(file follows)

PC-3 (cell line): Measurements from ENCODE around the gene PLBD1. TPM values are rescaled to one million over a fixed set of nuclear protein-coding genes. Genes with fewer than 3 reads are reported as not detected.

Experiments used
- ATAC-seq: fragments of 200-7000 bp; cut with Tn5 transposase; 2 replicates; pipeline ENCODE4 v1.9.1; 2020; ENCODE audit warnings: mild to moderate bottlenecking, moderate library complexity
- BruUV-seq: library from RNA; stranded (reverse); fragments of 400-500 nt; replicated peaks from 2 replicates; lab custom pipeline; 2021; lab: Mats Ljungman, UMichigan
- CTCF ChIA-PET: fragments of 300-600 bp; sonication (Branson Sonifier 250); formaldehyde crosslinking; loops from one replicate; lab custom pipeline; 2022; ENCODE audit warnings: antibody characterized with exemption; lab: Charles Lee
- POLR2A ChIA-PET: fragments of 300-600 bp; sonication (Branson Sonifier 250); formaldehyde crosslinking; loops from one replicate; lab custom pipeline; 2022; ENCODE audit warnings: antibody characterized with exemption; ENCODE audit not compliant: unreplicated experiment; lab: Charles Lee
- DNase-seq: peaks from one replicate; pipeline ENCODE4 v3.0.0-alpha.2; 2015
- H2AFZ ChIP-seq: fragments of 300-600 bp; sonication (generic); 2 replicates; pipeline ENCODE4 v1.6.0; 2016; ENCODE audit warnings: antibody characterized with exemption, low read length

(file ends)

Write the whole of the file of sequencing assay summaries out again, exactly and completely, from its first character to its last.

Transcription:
PC-3 (cell line): Measurements from ENCODE around the gene PLBD1. TPM values are rescaled to one million over a fixed set of nuclear protein-coding genes. Genes with fewer than 3 reads are reported as not detected.

Experiments used
- ATAC-seq: fragments of 200-7000 bp; cut with Tn5 transposase; 2 replicates; pipeline ENCODE4 v1.9.1; 2020; ENCODE audit warnings: mild to moderate bottlenecking, moderate library complexity
- BruUV-seq: library from RNA; stranded (reverse); fragments of 400-500 nt; replicated peaks from 2 replicates; lab custom pipeline; 2021; lab: Mats Ljungman, UMichigan
- CTCF ChIA-PET: fragments of 300-600 bp; sonication (Branson Sonifier 250); formaldehyde crosslinking; loops from one replicate; lab custom pipeline; 2022; ENCODE audit warnings: antibody characterized with exemption; lab: Charles Lee
- POLR2A ChIA-PET: fragments of 300-600 bp; sonication (Branson Sonifier 250); formaldehyde crosslinking; loops from one replicate; lab custom pipeline; 2022; ENCODE audit warnings: antibody characterized with exemption; ENCODE audit not compliant: unreplicated experiment; lab: Charles Lee
- DNase-seq: peaks from one replicate; pipeline ENCODE4 v3.0.0-alpha.2; 2015
- H2AFZ ChIP-seq: fragments of 300-600 bp; sonication (generic); 2 replicates; pipeline ENCODE4 v1.6.0; 2016; ENCODE audit warnings: antibody characterized with exemption, low read length